Postcards from the edge - Brian O'Keefe Fly Fishing in New Zealand 70's style
Most dedicated fly anglers would (or should) know who Brian O’Keefe is, if not for his earlier photographic and fly fishing exploits then through the stunning imagery presented to us in Catch Magazine.
I’ve never met Brian personally, but would love to, you see, Brian has spent a huge amount of time adventuring in New Zealand - And a fair amount almost right in my back yard, Wanaka and around Te Anau.
Not only has Brian seen more of New Zealand than most New Zealanders ever will, he did it at a time when the country really was the fly anglers Eldorado. The early 70’s. A time long before adventure tourism, any sort of angling pressure, before Didymo, intensified farming and yes, even before fly fishing became ‘cool’
The kicker in all this is that Brian walked from the Bay of Islands in the far north down to the south side of Stewart Island - literally from one end of the country to the other. Only a handful of people in the world would have accomplished that feat - and even fewer 45 years ago. As the crow flies New Zealand is about 1600kms long, however the actual distance traveled from the Bay of Islands right down to the south side of Stewart Island is probably more like 3,000km.
Recently we were corresponding and Brian shared the beginnings of a couple of yarns (stories) and slipped in a couple of photographs that are too good not to share.
So with Brian’s permission here they are. I’d like to see and hear more - how about you?
"I do not have any new glass rods, but I have two old Fenwicks, both over 40 years old, that I still like to fish with. My trout rod went to NZ with me in 1973. I walked from the Bay of Islands to the south side of Stewart Island. 11 months of tramping around, river to river. Too many adventures to mention. Best experience of my life.I lived on trout, back then to keep a trout every three days was not a big deal and there was so little angling pressure that I only saw one other angler and that was at Lake Taupo, the rest was just me and my Fenwick. I'll drop in a couple photos from that trip.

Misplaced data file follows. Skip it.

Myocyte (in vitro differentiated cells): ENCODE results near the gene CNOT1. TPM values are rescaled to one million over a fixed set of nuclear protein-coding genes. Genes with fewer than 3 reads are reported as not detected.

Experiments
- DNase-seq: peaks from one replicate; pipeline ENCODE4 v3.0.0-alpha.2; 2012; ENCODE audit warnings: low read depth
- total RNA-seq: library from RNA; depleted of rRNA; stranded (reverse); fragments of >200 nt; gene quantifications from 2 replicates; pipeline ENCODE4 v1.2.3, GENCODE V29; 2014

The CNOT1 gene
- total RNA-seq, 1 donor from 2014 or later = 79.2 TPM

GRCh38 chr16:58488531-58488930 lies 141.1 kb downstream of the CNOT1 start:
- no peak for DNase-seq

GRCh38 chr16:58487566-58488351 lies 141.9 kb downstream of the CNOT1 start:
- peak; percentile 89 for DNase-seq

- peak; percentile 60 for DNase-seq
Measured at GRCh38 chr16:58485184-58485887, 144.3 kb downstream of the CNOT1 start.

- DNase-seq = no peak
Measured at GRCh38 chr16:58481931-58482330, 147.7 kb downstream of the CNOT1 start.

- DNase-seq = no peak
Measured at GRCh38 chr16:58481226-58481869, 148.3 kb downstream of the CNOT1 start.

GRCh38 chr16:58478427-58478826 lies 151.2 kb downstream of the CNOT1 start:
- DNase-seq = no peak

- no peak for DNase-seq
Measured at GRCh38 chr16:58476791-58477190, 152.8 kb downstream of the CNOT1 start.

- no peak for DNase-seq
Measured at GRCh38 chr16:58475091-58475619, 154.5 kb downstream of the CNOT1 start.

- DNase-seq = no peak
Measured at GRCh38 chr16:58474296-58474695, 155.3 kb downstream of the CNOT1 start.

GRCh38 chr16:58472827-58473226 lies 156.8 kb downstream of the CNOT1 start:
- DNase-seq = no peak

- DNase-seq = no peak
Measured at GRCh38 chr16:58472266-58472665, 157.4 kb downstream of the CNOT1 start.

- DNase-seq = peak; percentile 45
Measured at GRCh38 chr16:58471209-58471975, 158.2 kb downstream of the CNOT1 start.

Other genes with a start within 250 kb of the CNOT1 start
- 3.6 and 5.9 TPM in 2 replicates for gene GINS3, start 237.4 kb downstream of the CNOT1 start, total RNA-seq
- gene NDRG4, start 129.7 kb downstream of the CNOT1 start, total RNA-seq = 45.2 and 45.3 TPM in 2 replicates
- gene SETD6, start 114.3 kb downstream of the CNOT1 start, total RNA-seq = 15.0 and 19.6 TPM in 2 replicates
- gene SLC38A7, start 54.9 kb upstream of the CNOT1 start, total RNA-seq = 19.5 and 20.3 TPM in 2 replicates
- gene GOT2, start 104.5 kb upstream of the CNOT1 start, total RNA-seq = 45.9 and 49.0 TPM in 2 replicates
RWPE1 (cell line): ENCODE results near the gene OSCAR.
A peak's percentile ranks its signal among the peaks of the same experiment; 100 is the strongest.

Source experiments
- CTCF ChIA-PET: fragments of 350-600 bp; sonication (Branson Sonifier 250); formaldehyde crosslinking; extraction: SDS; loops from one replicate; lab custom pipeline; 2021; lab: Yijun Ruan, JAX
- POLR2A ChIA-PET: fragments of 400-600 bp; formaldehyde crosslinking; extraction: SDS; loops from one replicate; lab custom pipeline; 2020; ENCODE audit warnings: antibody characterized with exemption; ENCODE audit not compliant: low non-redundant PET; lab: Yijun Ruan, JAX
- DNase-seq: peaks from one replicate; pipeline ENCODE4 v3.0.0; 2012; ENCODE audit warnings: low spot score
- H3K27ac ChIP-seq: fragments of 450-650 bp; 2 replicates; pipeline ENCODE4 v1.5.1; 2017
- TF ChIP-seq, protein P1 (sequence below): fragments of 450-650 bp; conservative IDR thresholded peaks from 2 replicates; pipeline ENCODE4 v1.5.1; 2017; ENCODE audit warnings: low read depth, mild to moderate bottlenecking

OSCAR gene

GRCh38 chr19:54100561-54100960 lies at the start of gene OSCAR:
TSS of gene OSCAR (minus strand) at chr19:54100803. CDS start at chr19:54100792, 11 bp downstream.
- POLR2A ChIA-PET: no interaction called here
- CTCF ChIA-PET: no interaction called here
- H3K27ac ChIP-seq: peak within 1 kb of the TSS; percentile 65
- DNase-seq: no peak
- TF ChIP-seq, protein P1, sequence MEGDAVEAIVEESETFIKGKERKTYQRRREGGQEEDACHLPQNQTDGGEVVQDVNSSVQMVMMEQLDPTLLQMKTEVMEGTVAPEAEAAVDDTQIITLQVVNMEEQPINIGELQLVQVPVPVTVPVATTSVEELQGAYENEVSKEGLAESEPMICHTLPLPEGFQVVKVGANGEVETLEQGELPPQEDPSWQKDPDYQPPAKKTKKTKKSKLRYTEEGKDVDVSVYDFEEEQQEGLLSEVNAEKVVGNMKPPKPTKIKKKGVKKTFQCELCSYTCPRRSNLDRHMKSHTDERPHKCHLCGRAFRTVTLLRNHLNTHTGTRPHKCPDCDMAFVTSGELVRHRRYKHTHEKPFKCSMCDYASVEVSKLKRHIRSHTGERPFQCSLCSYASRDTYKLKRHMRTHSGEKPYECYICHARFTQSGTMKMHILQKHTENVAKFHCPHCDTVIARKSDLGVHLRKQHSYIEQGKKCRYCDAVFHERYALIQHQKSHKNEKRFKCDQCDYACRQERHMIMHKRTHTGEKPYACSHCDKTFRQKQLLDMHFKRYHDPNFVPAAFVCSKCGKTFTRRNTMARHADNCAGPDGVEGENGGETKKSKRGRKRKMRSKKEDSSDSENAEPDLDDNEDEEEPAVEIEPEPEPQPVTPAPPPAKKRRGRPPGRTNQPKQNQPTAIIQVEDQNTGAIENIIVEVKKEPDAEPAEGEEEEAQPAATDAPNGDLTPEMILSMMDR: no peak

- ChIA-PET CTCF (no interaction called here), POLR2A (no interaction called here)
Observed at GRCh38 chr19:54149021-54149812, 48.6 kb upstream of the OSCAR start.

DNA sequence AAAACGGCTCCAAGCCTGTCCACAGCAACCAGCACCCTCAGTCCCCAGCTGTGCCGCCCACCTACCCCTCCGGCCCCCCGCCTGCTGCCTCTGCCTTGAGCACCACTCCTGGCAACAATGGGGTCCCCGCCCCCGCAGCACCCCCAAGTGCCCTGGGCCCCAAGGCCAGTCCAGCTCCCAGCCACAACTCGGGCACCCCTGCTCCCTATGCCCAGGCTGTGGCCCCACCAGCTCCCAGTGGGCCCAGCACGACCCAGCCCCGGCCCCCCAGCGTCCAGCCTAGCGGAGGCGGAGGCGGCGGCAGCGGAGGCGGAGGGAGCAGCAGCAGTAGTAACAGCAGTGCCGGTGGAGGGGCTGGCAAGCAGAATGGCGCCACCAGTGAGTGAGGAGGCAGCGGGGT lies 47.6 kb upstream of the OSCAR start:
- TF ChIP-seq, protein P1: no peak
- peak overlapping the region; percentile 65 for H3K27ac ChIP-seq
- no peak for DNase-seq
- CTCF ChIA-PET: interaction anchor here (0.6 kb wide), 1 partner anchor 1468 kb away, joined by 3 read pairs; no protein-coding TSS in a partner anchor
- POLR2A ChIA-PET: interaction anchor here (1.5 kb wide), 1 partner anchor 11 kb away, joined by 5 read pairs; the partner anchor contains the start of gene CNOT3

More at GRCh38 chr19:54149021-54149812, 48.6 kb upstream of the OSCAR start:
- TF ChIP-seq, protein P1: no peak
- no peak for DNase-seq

"NZ dinner for 3 days" Trout and trusty glass Fenwick
The brown trout hanging from a stick is the Hawea. Back then, I do not recall any 'town' at Albert Town?
The Hawea River. Circa 1973
The Clutha was very good to me. One day a spark from my campfire landed on my sleeping bag and started a smokey fire and I kept that sleeping bag for another year, all patched up with duct tape and missing a lot of feathers. While staying at the Wanaka Youth Hostel, the warden was busted for pot and since I was staying there a long time, they asked me to be the warden. No pay, but a free place to sleep after fishing all day. One day, I hiked to a spot on Lake Matukituki and caught a rainbow of about 24 inches. As it fought a bunch of eels started following it. Then they caught it and more eels latched on. Soon, it was a ball of eels and they got my trout. Nasty.
Brian O'Keefe in front of the Routeburn Valley Bus, 1973. Now a world famous sightseeing location, hiking, helicopters, Orcs and Hobbits.
I hope your summer is going well. My Canadian friends who are in NZ now (not sure where) are having a lot of rain. That leads me to another story about Sir Edmund Hillary and I surviving 22 inches of rain in 24 hours on the Hollyford track. I'll tell the rest of the story after I buy a few beers for you and your crew in Albert Town.Brian O
- Carl McNeil